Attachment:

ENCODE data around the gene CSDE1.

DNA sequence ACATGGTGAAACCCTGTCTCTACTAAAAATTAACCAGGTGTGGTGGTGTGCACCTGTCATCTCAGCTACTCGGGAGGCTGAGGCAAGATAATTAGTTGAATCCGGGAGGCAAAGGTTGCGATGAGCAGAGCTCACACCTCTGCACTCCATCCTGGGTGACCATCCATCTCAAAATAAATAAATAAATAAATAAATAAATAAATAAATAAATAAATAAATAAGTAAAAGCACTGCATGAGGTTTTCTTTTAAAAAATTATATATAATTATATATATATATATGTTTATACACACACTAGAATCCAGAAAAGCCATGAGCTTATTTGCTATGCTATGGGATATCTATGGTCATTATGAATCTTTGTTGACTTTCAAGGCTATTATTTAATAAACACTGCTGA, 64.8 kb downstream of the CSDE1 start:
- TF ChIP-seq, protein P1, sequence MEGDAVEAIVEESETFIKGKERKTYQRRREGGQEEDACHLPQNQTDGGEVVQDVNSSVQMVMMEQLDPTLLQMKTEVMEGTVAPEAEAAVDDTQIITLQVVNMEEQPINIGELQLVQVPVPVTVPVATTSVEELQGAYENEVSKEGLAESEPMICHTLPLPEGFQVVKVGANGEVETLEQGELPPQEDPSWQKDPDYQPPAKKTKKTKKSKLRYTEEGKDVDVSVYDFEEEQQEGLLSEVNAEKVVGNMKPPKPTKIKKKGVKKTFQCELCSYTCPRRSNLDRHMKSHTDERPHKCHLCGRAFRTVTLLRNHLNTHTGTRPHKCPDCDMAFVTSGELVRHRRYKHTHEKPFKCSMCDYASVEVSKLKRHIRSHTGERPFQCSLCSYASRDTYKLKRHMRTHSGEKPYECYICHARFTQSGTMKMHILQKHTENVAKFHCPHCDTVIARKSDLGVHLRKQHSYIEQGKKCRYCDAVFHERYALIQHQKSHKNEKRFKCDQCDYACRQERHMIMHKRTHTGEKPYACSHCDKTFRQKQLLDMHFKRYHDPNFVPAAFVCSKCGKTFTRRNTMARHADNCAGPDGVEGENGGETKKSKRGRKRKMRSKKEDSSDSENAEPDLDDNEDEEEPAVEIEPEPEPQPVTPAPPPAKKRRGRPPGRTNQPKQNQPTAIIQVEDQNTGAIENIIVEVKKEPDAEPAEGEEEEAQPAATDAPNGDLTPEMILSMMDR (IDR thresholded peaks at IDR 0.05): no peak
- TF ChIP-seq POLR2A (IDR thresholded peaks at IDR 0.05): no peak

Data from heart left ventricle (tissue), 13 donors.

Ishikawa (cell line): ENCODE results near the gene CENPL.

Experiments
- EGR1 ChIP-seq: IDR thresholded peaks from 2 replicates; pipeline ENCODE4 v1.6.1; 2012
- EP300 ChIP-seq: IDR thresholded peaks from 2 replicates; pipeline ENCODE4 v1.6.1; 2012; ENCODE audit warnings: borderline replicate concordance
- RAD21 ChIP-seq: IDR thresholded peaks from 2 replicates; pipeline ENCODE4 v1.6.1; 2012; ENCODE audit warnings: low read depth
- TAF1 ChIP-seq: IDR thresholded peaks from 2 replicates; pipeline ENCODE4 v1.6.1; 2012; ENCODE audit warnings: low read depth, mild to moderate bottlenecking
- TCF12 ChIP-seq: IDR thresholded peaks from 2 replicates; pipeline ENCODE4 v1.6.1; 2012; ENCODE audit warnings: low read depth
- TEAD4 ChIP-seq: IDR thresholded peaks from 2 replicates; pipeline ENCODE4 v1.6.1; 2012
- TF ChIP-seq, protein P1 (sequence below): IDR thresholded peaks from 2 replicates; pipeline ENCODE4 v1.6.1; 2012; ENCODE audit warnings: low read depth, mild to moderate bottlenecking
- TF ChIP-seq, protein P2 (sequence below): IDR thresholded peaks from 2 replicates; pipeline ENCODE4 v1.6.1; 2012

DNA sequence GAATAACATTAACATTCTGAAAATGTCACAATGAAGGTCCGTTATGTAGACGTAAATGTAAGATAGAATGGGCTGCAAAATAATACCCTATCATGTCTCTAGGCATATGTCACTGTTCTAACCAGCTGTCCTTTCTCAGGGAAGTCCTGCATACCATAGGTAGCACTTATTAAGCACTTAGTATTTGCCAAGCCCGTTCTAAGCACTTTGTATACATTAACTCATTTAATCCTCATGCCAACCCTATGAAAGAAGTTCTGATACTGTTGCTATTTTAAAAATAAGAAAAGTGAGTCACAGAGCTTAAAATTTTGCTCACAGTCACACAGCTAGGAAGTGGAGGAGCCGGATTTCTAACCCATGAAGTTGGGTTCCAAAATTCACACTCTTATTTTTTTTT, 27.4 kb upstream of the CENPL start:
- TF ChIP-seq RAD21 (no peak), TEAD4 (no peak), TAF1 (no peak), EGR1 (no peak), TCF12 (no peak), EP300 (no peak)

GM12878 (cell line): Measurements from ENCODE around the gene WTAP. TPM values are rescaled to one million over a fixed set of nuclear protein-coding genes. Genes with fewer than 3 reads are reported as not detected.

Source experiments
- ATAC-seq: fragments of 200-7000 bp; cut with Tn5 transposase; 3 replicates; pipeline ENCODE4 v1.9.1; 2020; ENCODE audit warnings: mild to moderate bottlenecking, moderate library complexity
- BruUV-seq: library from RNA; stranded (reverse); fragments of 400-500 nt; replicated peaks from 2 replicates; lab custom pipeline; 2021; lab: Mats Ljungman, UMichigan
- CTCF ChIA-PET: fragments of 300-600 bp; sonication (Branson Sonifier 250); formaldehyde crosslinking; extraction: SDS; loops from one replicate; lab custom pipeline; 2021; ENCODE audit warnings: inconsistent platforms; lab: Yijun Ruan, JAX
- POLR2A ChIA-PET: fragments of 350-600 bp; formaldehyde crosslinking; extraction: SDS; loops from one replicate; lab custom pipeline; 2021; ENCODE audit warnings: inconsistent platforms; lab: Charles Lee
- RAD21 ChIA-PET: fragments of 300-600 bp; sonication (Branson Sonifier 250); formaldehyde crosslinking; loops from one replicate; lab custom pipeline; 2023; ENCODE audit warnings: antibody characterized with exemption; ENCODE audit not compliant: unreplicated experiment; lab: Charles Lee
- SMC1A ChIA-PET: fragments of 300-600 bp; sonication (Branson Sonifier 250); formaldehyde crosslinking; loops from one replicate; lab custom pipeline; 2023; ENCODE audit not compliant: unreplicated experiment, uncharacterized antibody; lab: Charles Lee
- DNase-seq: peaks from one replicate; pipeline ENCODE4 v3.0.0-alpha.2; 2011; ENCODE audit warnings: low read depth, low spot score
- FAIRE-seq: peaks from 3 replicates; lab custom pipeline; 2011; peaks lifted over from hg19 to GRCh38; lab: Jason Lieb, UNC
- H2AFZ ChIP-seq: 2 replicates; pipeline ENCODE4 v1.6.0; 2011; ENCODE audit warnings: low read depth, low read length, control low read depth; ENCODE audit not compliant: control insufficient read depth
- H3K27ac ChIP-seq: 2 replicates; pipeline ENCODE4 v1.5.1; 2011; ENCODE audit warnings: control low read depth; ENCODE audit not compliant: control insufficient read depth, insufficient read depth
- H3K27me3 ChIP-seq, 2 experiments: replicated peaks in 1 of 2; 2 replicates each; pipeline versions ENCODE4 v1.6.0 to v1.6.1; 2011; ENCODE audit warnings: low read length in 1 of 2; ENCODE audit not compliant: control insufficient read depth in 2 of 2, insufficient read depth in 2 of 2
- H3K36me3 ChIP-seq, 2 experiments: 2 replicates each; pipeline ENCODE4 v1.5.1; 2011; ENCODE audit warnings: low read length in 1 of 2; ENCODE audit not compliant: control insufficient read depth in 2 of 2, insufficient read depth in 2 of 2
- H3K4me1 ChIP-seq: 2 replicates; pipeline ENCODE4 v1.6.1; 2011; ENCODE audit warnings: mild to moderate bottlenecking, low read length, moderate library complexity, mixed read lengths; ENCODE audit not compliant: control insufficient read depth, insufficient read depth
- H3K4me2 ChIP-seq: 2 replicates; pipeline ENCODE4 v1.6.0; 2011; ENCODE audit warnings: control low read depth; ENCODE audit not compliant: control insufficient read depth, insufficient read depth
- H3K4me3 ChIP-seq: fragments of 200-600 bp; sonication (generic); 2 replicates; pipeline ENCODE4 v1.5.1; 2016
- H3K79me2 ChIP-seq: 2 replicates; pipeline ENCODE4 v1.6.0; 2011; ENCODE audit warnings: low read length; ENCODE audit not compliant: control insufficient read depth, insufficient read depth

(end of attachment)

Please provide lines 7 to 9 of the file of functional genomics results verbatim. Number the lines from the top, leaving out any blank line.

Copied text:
Experiments
- EGR1 ChIP-seq: IDR thresholded peaks from 2 replicates; pipeline ENCODE4 v1.6.1; 2012
- EP300 ChIP-seq: IDR thresholded peaks from 2 replicates; pipeline ENCODE4 v1.6.1; 2012; ENCODE audit warnings: borderline replicate concordance